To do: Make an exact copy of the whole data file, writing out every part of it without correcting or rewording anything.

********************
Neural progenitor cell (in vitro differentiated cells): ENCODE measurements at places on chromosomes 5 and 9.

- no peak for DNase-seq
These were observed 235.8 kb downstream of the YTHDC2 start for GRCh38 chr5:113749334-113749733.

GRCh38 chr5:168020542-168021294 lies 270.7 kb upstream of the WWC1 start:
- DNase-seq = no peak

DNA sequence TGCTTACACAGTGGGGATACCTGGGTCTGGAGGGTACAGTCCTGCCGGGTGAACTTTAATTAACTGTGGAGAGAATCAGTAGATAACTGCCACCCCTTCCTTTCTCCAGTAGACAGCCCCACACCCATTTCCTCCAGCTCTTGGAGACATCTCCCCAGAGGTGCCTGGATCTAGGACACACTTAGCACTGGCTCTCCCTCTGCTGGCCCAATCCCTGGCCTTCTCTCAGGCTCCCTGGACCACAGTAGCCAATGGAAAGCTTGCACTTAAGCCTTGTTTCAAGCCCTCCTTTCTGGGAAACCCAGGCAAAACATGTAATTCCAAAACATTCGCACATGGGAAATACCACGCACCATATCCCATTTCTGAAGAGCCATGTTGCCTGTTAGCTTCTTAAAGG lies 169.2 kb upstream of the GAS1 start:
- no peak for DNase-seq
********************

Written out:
Neural progenitor cell (in vitro differentiated cells): ENCODE measurements at places on chromosomes 5 and 9.

- no peak for DNase-seq
These were observed 235.8 kb downstream of the YTHDC2 start for GRCh38 chr5:113749334-113749733.

GRCh38 chr5:168020542-168021294 lies 270.7 kb upstream of the WWC1 start:
- DNase-seq = no peak

DNA sequence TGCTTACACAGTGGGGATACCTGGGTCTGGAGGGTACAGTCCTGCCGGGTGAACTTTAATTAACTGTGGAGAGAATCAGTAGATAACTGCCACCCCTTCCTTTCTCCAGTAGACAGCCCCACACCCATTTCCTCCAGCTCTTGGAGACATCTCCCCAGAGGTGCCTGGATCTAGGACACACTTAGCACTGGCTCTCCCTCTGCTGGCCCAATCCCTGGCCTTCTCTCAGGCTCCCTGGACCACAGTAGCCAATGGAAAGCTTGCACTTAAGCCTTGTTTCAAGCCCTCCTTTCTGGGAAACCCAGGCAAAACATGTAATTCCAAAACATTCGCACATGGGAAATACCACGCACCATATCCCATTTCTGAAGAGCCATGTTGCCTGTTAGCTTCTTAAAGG lies 169.2 kb upstream of the GAS1 start:
- no peak for DNase-seq